Ground News was founded by Harleen Kaur on January 15, 2020. Before making the jump to entrepreneurship, she was an engineer for NASA and for a German satellite company.

Ground News aggregates news stories via an algorithm that sorts the coverage of a particular news story by political ideology. It tells users if a given news story is seeing wide coverage by sources from across the political spectrum or if it’s only being covered by news sources with a particular leaning.

The homepage is intuitive, and users can view stories by top news, trending news, local news, and international news. Additionally, by clicking on the menu box, users can quickly access additional news topics. Finally, users can also search for news by keywords, titles, and URLs from a search box at the top of the page.

Access options for the site include no subscription, a free account, and a premium subscription. The no subscription option gives users access to all news stories and a bias report. However, after they view a few stories, access expires, and the site prompts users to register for a free account. Researchers can register for a free account by using their email address. Alternatively, they can also link via Google, Facebook, or Apple accounts. Registration for a free account only requires an email address, so if users are concerned about privacy, they should use that option.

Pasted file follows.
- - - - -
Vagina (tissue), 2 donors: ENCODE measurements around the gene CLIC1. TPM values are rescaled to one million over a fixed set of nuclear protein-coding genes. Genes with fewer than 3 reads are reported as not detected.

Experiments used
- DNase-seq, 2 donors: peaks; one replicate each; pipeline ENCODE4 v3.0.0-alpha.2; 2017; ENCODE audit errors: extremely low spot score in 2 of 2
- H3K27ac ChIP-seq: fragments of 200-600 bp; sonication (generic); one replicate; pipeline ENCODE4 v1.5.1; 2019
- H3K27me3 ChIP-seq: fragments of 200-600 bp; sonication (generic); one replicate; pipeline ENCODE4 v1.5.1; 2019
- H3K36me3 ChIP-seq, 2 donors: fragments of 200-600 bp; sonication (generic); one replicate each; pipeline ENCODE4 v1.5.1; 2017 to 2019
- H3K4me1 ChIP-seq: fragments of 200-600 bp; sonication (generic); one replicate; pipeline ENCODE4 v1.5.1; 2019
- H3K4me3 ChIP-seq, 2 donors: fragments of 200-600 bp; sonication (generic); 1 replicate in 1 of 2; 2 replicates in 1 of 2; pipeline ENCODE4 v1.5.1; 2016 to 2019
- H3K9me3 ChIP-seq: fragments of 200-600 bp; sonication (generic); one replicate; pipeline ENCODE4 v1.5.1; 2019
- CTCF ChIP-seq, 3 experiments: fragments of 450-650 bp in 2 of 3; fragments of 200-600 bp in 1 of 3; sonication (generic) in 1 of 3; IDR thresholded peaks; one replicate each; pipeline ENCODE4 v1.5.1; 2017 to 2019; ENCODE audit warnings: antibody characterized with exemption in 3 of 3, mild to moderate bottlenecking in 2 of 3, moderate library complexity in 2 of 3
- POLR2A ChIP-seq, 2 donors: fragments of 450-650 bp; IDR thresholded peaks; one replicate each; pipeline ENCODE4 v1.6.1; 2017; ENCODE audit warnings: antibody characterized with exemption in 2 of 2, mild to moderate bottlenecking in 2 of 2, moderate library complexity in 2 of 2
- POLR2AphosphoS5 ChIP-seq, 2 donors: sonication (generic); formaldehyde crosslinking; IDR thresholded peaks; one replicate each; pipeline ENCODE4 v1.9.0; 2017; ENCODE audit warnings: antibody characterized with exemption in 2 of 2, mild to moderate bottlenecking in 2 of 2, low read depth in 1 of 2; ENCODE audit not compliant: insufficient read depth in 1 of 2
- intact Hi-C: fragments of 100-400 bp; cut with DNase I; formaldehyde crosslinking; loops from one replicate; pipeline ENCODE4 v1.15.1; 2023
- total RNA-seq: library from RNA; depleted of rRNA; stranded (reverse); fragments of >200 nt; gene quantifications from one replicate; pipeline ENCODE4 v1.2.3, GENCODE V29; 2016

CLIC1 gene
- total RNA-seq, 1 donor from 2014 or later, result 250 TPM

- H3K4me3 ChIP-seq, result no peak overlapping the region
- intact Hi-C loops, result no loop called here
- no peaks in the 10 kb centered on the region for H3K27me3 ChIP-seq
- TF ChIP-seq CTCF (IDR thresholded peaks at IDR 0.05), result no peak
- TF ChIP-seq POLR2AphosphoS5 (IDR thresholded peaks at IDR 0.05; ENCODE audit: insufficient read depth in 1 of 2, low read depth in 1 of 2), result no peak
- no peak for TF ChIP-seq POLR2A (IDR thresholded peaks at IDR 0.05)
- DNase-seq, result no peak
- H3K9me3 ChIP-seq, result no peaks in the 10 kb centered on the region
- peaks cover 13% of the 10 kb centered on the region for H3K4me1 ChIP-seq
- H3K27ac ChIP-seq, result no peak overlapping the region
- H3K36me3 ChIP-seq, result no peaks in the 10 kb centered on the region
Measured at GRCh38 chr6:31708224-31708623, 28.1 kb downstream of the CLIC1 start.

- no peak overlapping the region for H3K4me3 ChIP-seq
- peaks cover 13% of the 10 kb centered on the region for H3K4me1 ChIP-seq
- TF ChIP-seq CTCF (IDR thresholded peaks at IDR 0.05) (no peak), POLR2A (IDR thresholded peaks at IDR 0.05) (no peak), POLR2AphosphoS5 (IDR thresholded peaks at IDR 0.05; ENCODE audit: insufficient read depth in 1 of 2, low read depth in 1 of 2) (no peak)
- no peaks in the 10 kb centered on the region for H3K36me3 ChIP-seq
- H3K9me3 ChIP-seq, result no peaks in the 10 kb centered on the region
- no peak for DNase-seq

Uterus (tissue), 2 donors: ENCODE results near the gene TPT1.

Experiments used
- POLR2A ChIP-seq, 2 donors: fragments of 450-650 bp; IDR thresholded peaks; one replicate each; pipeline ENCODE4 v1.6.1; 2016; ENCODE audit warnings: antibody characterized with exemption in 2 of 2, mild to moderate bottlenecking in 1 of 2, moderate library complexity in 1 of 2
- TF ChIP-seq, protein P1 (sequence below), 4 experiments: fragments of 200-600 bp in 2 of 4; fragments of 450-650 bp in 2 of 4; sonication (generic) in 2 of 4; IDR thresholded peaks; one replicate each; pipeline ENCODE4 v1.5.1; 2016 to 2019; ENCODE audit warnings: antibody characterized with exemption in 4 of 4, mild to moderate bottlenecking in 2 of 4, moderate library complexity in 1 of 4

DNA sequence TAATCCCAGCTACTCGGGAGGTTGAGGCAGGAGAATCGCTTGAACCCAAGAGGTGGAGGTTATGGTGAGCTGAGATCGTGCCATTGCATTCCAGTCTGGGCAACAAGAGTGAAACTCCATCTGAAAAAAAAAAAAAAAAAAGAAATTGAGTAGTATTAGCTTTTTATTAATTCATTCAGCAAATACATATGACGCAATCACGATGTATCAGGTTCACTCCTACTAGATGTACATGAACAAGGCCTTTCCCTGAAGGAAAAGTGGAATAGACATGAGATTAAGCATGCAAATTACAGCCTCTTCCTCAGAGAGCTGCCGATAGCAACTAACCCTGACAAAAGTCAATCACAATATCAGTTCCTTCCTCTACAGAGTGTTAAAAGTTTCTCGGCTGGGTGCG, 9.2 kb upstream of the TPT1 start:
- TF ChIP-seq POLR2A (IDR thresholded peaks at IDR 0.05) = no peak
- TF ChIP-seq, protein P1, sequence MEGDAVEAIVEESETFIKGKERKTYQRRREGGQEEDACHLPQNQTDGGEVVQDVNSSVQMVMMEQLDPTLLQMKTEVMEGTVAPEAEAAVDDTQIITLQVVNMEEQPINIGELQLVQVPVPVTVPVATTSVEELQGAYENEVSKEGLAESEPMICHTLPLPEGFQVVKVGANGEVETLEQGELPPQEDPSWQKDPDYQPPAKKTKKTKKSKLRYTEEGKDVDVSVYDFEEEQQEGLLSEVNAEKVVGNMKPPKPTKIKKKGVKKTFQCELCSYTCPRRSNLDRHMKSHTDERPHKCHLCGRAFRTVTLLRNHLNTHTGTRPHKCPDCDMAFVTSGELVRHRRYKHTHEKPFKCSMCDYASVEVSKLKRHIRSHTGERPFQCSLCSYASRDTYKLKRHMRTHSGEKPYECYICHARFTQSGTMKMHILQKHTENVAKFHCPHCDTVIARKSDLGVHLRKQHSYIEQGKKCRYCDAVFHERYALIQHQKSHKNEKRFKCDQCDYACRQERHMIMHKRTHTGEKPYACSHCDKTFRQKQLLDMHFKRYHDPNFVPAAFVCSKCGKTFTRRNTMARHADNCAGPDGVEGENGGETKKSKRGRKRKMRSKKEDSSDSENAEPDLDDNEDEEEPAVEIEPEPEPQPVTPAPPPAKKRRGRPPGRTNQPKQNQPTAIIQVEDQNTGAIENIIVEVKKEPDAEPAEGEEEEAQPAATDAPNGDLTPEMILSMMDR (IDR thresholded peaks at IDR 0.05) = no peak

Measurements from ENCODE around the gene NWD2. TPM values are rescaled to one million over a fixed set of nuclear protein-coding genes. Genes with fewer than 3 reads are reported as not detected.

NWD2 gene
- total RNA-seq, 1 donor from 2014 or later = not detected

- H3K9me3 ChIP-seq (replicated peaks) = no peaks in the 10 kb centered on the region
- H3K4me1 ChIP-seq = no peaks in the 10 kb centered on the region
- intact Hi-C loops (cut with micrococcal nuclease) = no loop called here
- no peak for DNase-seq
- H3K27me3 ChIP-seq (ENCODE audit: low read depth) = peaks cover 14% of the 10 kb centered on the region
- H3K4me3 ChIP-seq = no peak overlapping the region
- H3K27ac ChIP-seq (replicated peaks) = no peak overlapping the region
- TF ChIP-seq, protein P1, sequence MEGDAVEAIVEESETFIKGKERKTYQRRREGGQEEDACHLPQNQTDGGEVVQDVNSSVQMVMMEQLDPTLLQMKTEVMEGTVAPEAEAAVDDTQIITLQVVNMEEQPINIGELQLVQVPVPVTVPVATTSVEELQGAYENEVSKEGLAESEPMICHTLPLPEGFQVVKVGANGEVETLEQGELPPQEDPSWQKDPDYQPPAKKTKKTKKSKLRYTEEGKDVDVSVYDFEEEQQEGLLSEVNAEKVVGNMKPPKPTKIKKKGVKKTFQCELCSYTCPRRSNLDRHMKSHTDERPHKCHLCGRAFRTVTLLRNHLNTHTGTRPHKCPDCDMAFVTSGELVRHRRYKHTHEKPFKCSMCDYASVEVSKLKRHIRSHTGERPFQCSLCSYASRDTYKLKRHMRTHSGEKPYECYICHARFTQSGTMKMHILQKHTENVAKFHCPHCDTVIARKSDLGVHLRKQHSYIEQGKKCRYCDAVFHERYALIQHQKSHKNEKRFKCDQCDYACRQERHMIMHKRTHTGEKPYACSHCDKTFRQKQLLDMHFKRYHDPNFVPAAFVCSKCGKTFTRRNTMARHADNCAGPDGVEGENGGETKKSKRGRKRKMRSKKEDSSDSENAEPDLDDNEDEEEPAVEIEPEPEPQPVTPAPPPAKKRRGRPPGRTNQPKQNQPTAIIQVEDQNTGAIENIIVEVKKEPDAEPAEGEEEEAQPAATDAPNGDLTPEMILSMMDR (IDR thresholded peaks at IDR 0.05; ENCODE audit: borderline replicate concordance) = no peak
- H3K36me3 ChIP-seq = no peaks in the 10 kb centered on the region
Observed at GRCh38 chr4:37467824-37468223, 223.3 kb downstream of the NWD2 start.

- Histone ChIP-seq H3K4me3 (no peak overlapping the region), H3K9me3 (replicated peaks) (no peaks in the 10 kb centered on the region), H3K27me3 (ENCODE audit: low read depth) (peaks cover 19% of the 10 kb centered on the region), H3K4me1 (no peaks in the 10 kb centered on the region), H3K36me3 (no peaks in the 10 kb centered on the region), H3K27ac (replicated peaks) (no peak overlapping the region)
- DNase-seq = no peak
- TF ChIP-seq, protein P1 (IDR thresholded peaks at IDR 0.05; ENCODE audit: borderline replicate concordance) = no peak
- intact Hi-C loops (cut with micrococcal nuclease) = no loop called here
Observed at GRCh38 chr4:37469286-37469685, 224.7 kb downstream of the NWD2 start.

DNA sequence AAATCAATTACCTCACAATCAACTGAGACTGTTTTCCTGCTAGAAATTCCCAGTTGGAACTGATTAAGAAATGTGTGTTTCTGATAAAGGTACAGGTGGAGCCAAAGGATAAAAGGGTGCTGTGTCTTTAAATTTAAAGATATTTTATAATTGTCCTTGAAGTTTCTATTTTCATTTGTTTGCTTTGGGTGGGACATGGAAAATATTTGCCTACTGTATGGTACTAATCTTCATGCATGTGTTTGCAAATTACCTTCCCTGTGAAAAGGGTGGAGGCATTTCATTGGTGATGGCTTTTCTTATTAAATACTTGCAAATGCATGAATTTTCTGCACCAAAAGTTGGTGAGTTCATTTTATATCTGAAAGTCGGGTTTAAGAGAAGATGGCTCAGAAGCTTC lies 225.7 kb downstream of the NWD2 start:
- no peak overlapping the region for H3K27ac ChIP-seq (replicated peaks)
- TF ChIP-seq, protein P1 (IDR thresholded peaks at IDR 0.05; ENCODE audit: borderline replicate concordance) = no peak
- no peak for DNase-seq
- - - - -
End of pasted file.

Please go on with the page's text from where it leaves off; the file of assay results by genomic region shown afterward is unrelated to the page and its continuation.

The free account provides access to all stories and the basic “Blindspot” feature. This feature allows researchers to see how a given story is being covered ideologically. For example, according to the “Blindspot” feature, left-leaning international news sources covered a recent story on the humanitarian crisis in Afghanistan by focusing mainly on the human tragedy, whereas right-leaning international sources mostly downplayed the humanitarian aspects and focused on the new Taliban regime.

Premium subscriptions include features like additional news sources, bias tools for social media, and factuality ratings for news sources. However, due to being behind a paywall, this reviewer was unable to evaluate any of these features.

Ground News is useful to anyone wanting to examine ideological bias in the news or evaluate the factuality of a source. However, some might find the free features limiting and get quickly frustrated by features that are locked behind a paywall.—Brad Matthies, Gonzaga University, matthies@gonzaga.edu

Copyright Joni R. Roberts, Carol A. Drost